This high-profile film about a turn-of-the-century woman who insisted on independence will inevitably be written about in terms of feminism circa 2018. (Press notes prompt eye-rolls, or worse, by offering the handy hashtag "#COLETTE TOO.") But it takes a long time for Westmoreland and the script (which he co-wrote with Rebecca Lenkiewicz and his late partner Richard Glatzer) to find some real nerve in its heroine. In too many instances, Colette flatly refuses to go along with something Willy demands, only to do it in the next scene without explanation. When Willy needs to rush out a sequel to the first Claudine book, he actually locks her in a room and tells her he'll let her out after four hours. Instead of climbing out the window and leaving the louse, she waits a beat, then looks at her notebooks lustily and begins to write.
The Claudine phenomenon prompts many interesting developments for the couple. When the book is adapted for a stage show, the magnetic actress who plays her becomes part of a "Claudine Trinity" with the authors; Willy descends more deeply into sexual fantasies, taking up with women who pretend to be the girl Colette created; and Colette finds someone she can truly love: a lesbian aristocrat who wears trousers in public and is a much finer man than Willy. (Denise Gough is quietly winning in the part.)
Paving the way for Colette's inevitable divorce and the fame that will follow, the film shows how she grew interested in theater and dance. She causes a riot by kissing Missy onstage at the Moulin Rouge, then ekes out a living touring crummy show houses across the country. (She'd write a successful book about this period, called The Vagabond, and publish it under her own name.)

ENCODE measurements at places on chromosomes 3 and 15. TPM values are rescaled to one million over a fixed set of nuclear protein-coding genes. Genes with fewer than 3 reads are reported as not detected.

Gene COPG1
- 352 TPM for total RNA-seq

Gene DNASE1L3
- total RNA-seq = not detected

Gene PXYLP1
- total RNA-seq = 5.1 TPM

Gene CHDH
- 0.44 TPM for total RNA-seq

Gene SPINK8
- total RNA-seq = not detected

In a random encounter on tour, Colette learns that Willy has sold the rights to their Claudine series, and that's the last straw. Finally, she stands up for herself in the way we've been waiting for. We don't get the pleasure of seeing her take public ownership of her writing career, but hearing the last of Willy's recurrent, desperate "forgive me" speeches is a consolation.
Production companies: Killer Films, Number 9 Films, Bold Films
Cast: Keira Knightley, Dominic West, Denise Gough, Fiona Shaw, Eleanor Tomlinson, Robert Pugh, Ray Panthaki, Shannon Tarbet
Director: Wash Westmoreland
Screenwriters: Richard Glatzer, Wash Westmoreland, Rebecca Lenkiewicz
Producers: Elizabeth Karlsen, Stephen Woolley, Pamela Koffler, Christine Vachon, Michael Litvak, Gary Michael Walters
Executive producers: Svetlana Metkina, Norman Merry, Mary Burke
Director of photography: Giles Nuttgens
Production designer: Michael Carlin
Costume designer: Andrea Flesch
Editor: Lucia Zucchetti
Composer: Thomas Ades
Casting director: Susie Figgis
Venue: Sundance Film Festival (Premieres)
Sales: CAA, Endeavor